Home » Great Britain becomes first European region to ban live animal exports

Great Britain becomes first European region to ban live animal exports

GREAT Britain has become the first region in Europe to ban exports of live animals destined for slaughter or fattening. 

The new ban became law on May 20 when the Animal Welfare (Livestock Exports) Act received Royal Assent, and only became possible post-Brexit when the UK left the European Union.

In terms of agriculture, this latest legislation bans the export of live cattle, sheep, and pigs for slaughter and fattening from England, Scotland and Wales, the three countries in Great Britain.



The UK government said the move boosts the region as a leader in animal welfare stopping animals enduring stress, exhaustion and injury on long and unnecessary export journeys.

The Act will ensure that animals are slaughtered domestically in high welfare UK slaughterhouses, also boosting the profile of British meat.



The bill will end the long-standing trade in sheep and lambs for slaughter and fattening, and calves to continental Europe veal farms. It will also apply to goats, pigs, wild boar and horses.

UK Environment Secretary Steve Barclay said: “We are proud to have some of the highest animal welfare standards in the world.

“Our new Act makes use of post-Brexit freedoms to deliver one of our manifesto commitments and strengthen these standards even further by preventing the export of live animals for slaughter and fattening, which we know causes animals unnecessary stress and injury.”

Banning live animal exports is quite a controversial topic, but it is being called for by many countries around the world. New Zealand and Australia have already banned, or have started the process of banning, live animal exports.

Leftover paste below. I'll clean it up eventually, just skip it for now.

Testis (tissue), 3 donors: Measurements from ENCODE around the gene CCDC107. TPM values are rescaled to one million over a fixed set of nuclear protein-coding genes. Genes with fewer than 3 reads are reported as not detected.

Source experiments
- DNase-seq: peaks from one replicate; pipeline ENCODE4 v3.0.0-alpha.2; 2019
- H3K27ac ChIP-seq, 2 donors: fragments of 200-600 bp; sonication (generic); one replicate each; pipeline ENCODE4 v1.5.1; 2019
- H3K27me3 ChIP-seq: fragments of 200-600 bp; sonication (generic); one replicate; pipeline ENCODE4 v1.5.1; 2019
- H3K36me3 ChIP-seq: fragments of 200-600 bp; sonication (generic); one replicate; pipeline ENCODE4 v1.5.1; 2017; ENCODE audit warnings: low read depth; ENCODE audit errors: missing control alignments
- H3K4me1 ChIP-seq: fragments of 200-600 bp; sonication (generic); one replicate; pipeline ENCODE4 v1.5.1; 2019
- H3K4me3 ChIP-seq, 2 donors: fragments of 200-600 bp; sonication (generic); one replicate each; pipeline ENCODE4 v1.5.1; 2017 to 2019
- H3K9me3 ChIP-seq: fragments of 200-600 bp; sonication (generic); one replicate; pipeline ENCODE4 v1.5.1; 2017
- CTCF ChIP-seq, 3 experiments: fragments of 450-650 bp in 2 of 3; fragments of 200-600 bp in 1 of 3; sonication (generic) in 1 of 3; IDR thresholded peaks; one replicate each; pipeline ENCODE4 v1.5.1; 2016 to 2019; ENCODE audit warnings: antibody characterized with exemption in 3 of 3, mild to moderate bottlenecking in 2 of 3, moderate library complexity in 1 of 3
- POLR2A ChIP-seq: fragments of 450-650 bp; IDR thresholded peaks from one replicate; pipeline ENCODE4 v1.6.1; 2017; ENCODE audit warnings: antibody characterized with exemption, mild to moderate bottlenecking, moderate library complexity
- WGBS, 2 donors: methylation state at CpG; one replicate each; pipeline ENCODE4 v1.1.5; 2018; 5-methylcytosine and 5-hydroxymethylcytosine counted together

Chris Sherwood, RSPCA chief executive, said: “After more than 50 years of campaigning, we are absolutely thrilled to see that live export of animals has been banned from Great Britain. This means British animals will no longer be sent on gruelling journeys abroad for further fattening and slaughter in cramped and poor conditions with little or no access to food or water.

“As one of the first countries in the world to abolish this practice, this vital step for animal welfare sends an important message globally and we hope to see other countries follow suit soon.”

Philip Lymbery, Global CEO at Compassion in World Farming said: “We commend the British Government on delivering on this hugely important promise. This long-awaited law will ensure that Britain will never return to the dark days of exporting up to 2.5 million sheep and calves annually to Europe or beyond for slaughter or fattening.

Great Britain has banned exports of live animals destined for slaughter or fattening. Chris McCullough | For Tri-State Livestock News
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“Compassion in World Farming and its dedicated supporters have been campaigning to ban live exports for over 50 years. To finally see this cruel practice brought to an end is momentous for animal welfare and a day that will be celebrated for decades to come!”

Live exports in other specific circumstances, for example, for breeding and competitions, will still be allowed provided animals are transported in line with legal requirements which protect their welfare.

The legislation follows a consultation on ending live animal exports in which 87% of respondents agreed that livestock should not be exported for slaughter and fattening.